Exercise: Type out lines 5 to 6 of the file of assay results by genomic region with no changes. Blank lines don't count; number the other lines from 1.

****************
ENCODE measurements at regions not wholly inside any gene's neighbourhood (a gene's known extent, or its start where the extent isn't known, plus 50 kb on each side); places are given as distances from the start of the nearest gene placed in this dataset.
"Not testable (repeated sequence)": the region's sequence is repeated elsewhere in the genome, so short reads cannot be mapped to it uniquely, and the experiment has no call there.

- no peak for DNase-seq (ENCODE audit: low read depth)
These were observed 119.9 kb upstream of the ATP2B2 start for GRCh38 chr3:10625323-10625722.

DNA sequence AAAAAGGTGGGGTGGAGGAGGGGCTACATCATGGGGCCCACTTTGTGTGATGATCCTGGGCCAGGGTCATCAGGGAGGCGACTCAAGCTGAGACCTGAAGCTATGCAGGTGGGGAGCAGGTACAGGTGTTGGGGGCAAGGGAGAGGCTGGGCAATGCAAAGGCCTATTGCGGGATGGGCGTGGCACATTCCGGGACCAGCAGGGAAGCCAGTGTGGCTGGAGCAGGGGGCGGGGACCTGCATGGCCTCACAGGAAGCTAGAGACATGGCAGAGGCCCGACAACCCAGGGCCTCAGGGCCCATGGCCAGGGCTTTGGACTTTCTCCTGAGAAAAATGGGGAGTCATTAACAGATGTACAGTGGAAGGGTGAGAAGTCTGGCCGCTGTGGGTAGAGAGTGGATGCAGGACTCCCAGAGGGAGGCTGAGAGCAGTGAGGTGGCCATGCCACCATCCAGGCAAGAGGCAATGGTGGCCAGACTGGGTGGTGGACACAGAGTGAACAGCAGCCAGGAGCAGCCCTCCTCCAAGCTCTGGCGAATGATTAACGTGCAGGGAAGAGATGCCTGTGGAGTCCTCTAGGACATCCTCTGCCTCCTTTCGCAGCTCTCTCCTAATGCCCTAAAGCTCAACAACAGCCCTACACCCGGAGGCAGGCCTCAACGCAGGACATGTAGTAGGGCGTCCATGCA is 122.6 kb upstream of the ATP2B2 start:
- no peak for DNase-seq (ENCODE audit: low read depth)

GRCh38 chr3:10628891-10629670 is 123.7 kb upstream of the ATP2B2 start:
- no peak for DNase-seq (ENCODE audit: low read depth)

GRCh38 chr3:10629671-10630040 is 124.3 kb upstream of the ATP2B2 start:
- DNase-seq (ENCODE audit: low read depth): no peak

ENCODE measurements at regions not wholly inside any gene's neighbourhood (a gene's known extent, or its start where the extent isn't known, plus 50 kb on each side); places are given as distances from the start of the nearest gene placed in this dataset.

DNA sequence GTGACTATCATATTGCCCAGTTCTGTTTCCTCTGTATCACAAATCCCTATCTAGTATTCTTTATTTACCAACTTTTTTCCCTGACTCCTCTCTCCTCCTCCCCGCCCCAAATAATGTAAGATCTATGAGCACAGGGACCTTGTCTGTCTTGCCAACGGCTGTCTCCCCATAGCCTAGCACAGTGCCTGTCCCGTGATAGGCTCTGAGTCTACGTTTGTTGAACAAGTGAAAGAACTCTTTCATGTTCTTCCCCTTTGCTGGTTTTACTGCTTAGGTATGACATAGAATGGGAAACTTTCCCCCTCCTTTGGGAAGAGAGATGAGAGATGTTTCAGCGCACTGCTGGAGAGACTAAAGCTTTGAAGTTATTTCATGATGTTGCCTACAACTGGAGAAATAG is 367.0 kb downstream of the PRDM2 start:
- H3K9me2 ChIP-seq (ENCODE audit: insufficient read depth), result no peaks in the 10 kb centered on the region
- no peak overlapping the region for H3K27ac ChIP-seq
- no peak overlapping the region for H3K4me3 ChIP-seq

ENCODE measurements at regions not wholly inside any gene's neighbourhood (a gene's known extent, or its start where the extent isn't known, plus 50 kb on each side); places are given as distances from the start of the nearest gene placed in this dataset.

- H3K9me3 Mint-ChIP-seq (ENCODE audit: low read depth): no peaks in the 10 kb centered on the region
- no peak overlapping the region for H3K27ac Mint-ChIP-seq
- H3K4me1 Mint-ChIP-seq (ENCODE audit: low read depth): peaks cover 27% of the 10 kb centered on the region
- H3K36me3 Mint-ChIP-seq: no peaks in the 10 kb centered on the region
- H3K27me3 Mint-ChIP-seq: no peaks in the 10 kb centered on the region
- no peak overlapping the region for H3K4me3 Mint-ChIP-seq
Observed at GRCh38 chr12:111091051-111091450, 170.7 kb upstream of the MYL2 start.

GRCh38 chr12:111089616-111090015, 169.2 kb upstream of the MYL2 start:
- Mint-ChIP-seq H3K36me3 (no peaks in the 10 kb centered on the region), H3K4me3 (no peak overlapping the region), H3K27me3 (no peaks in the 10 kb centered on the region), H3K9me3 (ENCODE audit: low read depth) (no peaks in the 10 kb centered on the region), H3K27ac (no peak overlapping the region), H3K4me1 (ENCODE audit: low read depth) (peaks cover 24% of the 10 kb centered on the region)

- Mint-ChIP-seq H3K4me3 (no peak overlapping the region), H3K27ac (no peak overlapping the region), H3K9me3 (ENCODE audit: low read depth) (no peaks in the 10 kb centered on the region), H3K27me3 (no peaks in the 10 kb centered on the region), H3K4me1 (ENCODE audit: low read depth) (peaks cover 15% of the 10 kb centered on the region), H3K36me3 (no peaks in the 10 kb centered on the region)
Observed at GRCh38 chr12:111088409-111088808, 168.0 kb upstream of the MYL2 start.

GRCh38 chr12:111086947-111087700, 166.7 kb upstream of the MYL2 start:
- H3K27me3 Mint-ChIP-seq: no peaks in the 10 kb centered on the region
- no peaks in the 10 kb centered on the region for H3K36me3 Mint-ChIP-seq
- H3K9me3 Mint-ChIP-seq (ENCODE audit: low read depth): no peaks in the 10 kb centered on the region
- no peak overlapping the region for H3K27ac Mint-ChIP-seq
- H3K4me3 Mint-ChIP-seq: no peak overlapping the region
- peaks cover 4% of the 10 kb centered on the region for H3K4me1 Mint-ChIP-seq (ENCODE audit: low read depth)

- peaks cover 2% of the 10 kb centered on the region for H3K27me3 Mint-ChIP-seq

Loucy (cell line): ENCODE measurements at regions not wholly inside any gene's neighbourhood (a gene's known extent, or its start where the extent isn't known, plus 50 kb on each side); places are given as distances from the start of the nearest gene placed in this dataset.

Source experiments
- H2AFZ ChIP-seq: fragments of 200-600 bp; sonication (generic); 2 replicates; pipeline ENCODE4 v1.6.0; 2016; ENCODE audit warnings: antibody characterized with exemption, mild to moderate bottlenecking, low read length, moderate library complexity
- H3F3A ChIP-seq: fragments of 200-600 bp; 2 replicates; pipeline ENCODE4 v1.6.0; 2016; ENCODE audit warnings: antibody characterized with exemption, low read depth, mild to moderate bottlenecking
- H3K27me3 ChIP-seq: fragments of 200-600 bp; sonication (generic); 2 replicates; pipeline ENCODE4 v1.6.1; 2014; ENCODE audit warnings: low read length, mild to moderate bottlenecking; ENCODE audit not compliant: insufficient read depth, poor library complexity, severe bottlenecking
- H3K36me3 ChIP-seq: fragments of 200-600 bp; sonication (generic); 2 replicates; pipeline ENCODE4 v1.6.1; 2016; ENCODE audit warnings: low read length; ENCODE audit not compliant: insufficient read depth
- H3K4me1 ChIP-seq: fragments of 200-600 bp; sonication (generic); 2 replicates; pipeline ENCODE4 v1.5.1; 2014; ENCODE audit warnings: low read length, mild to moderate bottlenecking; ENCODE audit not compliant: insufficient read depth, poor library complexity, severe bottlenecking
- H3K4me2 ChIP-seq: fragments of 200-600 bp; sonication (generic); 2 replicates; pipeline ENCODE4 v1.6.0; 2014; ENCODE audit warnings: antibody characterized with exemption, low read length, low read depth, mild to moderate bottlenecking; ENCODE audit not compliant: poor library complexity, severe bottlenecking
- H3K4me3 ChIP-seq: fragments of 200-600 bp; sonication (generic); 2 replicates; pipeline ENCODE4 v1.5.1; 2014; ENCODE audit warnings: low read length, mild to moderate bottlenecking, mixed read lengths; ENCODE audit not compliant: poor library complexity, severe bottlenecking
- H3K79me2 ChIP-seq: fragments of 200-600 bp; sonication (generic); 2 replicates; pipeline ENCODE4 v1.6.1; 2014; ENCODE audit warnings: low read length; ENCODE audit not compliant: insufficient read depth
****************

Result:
DNA sequence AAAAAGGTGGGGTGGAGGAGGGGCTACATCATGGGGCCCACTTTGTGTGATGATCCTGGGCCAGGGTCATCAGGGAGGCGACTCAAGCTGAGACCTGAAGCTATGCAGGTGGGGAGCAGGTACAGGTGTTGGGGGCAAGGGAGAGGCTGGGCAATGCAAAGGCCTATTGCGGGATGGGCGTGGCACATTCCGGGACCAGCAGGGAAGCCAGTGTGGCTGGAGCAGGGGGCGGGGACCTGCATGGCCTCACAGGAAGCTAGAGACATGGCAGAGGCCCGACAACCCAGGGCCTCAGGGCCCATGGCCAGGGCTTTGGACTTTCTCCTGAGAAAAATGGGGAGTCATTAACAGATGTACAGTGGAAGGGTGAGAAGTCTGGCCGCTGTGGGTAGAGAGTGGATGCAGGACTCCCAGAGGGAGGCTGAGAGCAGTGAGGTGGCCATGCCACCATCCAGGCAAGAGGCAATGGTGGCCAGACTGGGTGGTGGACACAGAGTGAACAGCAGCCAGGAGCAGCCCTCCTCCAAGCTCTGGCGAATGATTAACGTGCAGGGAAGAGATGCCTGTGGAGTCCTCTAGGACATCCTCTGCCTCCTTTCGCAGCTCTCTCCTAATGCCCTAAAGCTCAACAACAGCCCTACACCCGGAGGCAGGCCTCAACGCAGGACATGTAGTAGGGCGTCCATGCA is 122.6 kb upstream of the ATP2B2 start:
- no peak for DNase-seq (ENCODE audit: low read depth)